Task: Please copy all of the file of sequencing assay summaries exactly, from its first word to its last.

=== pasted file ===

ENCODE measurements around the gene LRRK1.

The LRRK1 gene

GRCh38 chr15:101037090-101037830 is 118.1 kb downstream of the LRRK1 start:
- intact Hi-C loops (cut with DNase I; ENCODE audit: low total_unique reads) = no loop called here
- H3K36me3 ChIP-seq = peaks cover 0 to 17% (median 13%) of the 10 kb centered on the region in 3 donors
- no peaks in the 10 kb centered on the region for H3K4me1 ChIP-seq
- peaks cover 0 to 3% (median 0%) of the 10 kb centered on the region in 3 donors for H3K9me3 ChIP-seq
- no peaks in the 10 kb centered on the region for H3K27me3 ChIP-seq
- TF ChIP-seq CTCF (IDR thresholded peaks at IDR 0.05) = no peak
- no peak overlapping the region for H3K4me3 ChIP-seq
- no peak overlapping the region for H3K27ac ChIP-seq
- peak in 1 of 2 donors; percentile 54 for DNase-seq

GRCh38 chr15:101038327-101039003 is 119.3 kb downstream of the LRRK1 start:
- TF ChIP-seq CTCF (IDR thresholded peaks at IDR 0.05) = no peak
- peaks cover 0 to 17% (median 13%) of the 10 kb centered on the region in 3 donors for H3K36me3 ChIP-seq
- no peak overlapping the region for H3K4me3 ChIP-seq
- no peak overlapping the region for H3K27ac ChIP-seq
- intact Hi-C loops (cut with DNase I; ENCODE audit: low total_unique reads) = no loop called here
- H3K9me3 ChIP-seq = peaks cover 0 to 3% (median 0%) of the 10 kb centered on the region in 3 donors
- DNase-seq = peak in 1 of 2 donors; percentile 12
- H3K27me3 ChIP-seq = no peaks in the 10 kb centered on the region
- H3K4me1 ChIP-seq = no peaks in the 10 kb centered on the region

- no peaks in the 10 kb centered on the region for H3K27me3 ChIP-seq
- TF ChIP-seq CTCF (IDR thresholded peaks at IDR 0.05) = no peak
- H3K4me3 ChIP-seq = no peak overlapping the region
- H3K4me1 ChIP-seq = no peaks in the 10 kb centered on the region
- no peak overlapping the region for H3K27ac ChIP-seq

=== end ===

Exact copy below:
ENCODE measurements around the gene LRRK1.

The LRRK1 gene

GRCh38 chr15:101037090-101037830 is 118.1 kb downstream of the LRRK1 start:
- intact Hi-C loops (cut with DNase I; ENCODE audit: low total_unique reads) = no loop called here
- H3K36me3 ChIP-seq = peaks cover 0 to 17% (median 13%) of the 10 kb centered on the region in 3 donors
- no peaks in the 10 kb centered on the region for H3K4me1 ChIP-seq
- peaks cover 0 to 3% (median 0%) of the 10 kb centered on the region in 3 donors for H3K9me3 ChIP-seq
- no peaks in the 10 kb centered on the region for H3K27me3 ChIP-seq
- TF ChIP-seq CTCF (IDR thresholded peaks at IDR 0.05) = no peak
- no peak overlapping the region for H3K4me3 ChIP-seq
- no peak overlapping the region for H3K27ac ChIP-seq
- peak in 1 of 2 donors; percentile 54 for DNase-seq

GRCh38 chr15:101038327-101039003 is 119.3 kb downstream of the LRRK1 start:
- TF ChIP-seq CTCF (IDR thresholded peaks at IDR 0.05) = no peak
- peaks cover 0 to 17% (median 13%) of the 10 kb centered on the region in 3 donors for H3K36me3 ChIP-seq
- no peak overlapping the region for H3K4me3 ChIP-seq
- no peak overlapping the region for H3K27ac ChIP-seq
- intact Hi-C loops (cut with DNase I; ENCODE audit: low total_unique reads) = no loop called here
- H3K9me3 ChIP-seq = peaks cover 0 to 3% (median 0%) of the 10 kb centered on the region in 3 donors
- DNase-seq = peak in 1 of 2 donors; percentile 12
- H3K27me3 ChIP-seq = no peaks in the 10 kb centered on the region
- H3K4me1 ChIP-seq = no peaks in the 10 kb centered on the region

- no peaks in the 10 kb centered on the region for H3K27me3 ChIP-seq
- TF ChIP-seq CTCF (IDR thresholded peaks at IDR 0.05) = no peak
- H3K4me3 ChIP-seq = no peak overlapping the region
- H3K4me1 ChIP-seq = no peaks in the 10 kb centered on the region
- no peak overlapping the region for H3K27ac ChIP-seq